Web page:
Kanga accused the CS of shielding individuals who are out to swindle unsuspecting farmers through the government fertilizer subsidy programme.

“Mbolea ilitoka ilipeanwa with the systems that exist they have accountability, they know the storekeepers and they have the lorries that transported… the Ministry of Agriculture should not come to tell us ilikuwa ikatembea he should come and tell us this happened and either so and so has been sacked or he himself has stepped down,” said the Reverend.

With the rising statistics of road carnage, the NCCK officials accuse Murkomen of sleeping on the job and rising up to issue knee-jerk decrees after the loss of lives.

By the end of last month, more than 1,000 people had died in road accidents, way higher than the trends witnessed in previous years.

“The rate of accidents in Kenya can be measured with the rate of corruption in this country. We must have consolidated efforts with the police and NTSA and everybody else who is concerned because for those vehicles to do what they are doing right now it only means that things have gone out of hand,’ Kanga noted.

The medics union secretary general, Dr Dennis Miskellah, says Nakhumicha has single-handedly mismanaged the current crisis, saying that she simply just had to post interns.

“It has been very embarrassing listening to the Cabinet Secretary because of the crisis we find ourselves in,” Miskellah told People Daily yesterday.

“The internship issue was so simple, that she just had to post the interns. I have been informed by people from Afya House that what they did not do was defend the budget for internship and training. So when the Treasury went back and saw that they had not defended the issue, they said this was a non-priority area and money was taken away,” Dr Miskellah added.

Violation of law

Already, Embakasi East MP Babu Owino has written to the National Assembly Speaker over his intention to move an impeachment motion against Nakhumicha.

Babu claims the motion, which has already received the support of 111 MPs, is based on two grounds: gross violation of the constitution and incompetence.

In the North Rift, farmers claim they are counting huge losses after buying the substandard fertilizer and say they have been forced to plant their crops to make the best out of the ongoing rains.

Joining the fray, Bumula MP Jack Wamboka said the issue of fake fertiliser is grave and should be addressed by MPs across the political divide.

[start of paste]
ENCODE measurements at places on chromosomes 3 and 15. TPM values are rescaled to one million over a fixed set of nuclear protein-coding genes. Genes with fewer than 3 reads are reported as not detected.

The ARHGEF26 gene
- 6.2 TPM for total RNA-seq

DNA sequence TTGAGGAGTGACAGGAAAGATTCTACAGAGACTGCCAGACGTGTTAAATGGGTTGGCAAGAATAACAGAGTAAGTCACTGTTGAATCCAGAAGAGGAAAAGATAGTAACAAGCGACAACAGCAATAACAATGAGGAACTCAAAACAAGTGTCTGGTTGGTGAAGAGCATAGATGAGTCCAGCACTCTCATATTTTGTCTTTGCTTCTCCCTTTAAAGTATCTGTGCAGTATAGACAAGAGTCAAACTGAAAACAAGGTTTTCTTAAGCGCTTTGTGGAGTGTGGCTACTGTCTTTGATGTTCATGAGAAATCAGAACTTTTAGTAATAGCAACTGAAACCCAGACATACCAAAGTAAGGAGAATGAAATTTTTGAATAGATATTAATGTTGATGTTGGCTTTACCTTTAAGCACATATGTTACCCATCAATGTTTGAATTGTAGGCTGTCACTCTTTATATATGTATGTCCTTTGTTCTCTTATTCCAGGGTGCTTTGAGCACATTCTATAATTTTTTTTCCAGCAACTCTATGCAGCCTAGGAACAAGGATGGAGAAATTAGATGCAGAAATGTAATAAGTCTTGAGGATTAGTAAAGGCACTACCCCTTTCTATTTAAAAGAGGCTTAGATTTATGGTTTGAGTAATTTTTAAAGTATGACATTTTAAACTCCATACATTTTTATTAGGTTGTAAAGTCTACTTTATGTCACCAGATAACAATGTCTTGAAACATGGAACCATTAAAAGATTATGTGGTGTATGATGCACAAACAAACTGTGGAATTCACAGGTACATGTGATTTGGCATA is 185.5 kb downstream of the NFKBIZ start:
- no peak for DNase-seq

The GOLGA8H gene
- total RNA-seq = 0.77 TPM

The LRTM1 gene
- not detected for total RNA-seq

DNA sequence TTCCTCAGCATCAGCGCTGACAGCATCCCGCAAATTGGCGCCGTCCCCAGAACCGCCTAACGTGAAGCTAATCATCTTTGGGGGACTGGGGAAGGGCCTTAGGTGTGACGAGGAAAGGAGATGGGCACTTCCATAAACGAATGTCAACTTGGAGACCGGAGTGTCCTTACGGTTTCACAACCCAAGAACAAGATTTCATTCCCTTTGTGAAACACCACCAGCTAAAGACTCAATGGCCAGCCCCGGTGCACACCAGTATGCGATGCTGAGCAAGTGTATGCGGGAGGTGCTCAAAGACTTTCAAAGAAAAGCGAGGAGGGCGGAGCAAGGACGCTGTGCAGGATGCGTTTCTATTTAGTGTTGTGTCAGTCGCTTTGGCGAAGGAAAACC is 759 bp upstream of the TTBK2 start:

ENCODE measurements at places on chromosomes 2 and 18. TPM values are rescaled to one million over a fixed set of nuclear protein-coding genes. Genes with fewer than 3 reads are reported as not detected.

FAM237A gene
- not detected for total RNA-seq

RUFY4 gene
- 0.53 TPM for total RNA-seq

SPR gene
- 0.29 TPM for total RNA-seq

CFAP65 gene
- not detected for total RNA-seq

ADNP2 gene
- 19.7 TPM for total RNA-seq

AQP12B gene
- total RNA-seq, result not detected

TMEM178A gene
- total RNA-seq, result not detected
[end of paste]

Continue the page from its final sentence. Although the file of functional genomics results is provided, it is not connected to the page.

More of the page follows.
“President Ruto should have dismissed the CS by now. Everything about Linturi seems to be accompanied by a scandal and this one of fake fertilizer should not be left to pass,” Wamboka said.

While the Opposition has called for the sacking of Nakhumicha and Linturi, they also sucked in their Trade counterpart Rebecca Miano over the fake fertiliser seized by Kebs recently. “Failure to resign by these top government officials, the appointing authority must swing into action and sack them forthwith,” National Assembly Leader of Minority Opiyo Wandayi says.

Delayed funds

On the other hand, Machogu has received a flak from Azimio la Umoja One Kenya Coalition members and stakeholders in the education sector over near collapse of sector because of delayed funding by the national government.

 “We are here to call out the government on the lies that have now crippled schools and exposed otherwise innocent principals and teachers to the wrath of parents and learners who buy into government lies that funds have been released to schools. The casualty is the Kenyan learner,” Wandayi said last week.

The Ugunja MP linked the massive failures in national exams to continued delays in releasing funds, saying the government owes schools Sh52.8 billion.

“The Ministry of Education is setting up school heads for ridicule, failure and blame, in the process, our children are collateral, and whenever the ministry comes under pressure, they assemble the media, come up with some figure and say they will release the money, which never happens,” he stated.

 “The present state of affairs in our schools is a great shame to this nation. The net effect of all these happenings is that we will have incalculable ramifications on standards of education in Kenya and the future of Kenyan children,” he said.

More on News